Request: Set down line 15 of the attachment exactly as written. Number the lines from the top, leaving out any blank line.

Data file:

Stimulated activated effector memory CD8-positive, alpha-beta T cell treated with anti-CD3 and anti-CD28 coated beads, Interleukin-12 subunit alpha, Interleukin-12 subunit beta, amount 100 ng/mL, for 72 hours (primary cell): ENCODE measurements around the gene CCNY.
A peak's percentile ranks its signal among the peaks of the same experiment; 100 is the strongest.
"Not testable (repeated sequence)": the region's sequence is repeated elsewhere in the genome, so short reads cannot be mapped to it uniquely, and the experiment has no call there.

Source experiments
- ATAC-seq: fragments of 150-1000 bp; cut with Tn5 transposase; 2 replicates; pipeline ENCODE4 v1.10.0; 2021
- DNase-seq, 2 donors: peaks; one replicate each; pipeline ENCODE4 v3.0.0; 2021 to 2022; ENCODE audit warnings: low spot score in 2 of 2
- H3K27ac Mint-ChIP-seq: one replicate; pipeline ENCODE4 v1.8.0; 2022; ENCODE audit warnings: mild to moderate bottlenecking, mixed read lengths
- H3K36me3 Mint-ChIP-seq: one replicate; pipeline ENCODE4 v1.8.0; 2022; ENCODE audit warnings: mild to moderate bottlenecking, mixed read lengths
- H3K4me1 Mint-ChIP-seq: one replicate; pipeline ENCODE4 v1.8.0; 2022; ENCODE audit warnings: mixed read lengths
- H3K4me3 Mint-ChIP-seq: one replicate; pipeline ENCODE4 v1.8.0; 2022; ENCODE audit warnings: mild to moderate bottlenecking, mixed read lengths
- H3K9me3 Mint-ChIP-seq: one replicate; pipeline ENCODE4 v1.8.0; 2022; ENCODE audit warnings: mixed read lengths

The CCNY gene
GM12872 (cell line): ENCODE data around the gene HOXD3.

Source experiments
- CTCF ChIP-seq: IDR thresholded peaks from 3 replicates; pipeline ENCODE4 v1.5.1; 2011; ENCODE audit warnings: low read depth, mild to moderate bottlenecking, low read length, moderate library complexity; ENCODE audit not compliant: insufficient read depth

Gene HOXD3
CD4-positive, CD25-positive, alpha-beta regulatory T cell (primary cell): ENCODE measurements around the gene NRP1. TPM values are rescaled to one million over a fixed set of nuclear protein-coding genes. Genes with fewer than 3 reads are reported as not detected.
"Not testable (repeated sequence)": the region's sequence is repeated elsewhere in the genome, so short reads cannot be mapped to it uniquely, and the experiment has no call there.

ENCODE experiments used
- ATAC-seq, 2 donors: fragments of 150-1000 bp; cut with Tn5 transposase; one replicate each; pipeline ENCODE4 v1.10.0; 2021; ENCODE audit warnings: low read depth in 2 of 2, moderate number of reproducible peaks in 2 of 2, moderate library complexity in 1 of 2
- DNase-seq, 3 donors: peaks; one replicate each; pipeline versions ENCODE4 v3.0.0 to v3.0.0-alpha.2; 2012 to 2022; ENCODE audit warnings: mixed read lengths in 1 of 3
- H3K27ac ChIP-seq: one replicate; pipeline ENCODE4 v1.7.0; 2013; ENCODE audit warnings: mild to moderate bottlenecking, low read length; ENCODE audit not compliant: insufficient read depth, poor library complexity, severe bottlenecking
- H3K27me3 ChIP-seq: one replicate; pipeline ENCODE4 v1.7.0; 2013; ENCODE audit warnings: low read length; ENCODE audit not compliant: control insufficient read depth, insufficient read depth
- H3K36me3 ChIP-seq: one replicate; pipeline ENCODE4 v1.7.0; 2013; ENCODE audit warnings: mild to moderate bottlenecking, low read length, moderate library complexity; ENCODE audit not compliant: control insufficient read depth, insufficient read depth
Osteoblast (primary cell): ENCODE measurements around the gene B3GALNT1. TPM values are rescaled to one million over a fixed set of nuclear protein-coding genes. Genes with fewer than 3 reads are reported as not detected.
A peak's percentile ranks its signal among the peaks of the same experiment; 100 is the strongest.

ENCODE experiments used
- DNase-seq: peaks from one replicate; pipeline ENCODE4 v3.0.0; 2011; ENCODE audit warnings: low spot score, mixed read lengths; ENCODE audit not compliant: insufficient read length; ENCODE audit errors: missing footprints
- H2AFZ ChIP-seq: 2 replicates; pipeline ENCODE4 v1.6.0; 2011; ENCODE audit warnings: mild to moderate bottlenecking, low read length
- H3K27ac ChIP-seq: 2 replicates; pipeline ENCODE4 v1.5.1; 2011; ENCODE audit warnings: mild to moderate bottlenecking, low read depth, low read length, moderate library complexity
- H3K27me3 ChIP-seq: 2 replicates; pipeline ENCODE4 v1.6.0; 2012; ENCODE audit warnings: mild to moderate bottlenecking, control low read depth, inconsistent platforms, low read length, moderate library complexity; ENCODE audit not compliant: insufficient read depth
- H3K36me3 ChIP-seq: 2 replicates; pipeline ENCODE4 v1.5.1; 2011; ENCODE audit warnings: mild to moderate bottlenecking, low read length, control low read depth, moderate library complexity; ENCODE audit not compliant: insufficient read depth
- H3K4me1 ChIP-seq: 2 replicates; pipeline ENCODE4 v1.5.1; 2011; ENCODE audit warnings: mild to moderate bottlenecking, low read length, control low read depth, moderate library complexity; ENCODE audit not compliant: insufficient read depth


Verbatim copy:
- CTCF ChIP-seq: IDR thresholded peaks from 3 replicates; pipeline ENCODE4 v1.5.1; 2011; ENCODE audit warnings: low read depth, mild to moderate bottlenecking, low read length, moderate library complexity; ENCODE audit not compliant: insufficient read depth